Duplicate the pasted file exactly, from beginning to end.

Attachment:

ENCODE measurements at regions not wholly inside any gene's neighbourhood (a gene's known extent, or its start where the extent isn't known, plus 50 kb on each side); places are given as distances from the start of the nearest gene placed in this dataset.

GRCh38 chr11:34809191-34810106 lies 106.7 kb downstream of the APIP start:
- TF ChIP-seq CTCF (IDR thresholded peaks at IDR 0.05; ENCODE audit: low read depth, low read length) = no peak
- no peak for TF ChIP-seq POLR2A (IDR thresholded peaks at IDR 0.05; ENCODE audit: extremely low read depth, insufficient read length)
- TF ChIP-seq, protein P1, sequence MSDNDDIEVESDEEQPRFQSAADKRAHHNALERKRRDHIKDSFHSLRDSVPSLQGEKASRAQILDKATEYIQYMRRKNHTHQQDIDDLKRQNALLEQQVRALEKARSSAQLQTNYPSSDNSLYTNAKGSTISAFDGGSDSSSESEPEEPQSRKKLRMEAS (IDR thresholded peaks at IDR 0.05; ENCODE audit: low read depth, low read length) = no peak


ENCODE measurements at regions not wholly inside any gene's neighbourhood (a gene's known extent, or its start where the extent isn't known, plus 50 kb on each side); places are given as distances from the start of the nearest gene placed in this dataset.

GRCh38 chr11:34809191-34810106 lies 106.7 kb downstream of the APIP start:
- TF ChIP-seq CTCF (IDR thresholded peaks at IDR 0.05; ENCODE audit: low read depth, low read length) = no peak
- no peak for TF ChIP-seq POLR2A (IDR thresholded peaks at IDR 0.05; ENCODE audit: extremely low read depth, insufficient read length)
- TF ChIP-seq, protein P1, sequence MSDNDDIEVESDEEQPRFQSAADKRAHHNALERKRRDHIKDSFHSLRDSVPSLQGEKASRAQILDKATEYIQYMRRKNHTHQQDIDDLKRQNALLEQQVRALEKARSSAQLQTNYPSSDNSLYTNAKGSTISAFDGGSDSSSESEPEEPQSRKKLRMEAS (IDR thresholded peaks at IDR 0.05; ENCODE audit: low read depth, low read length) = no peak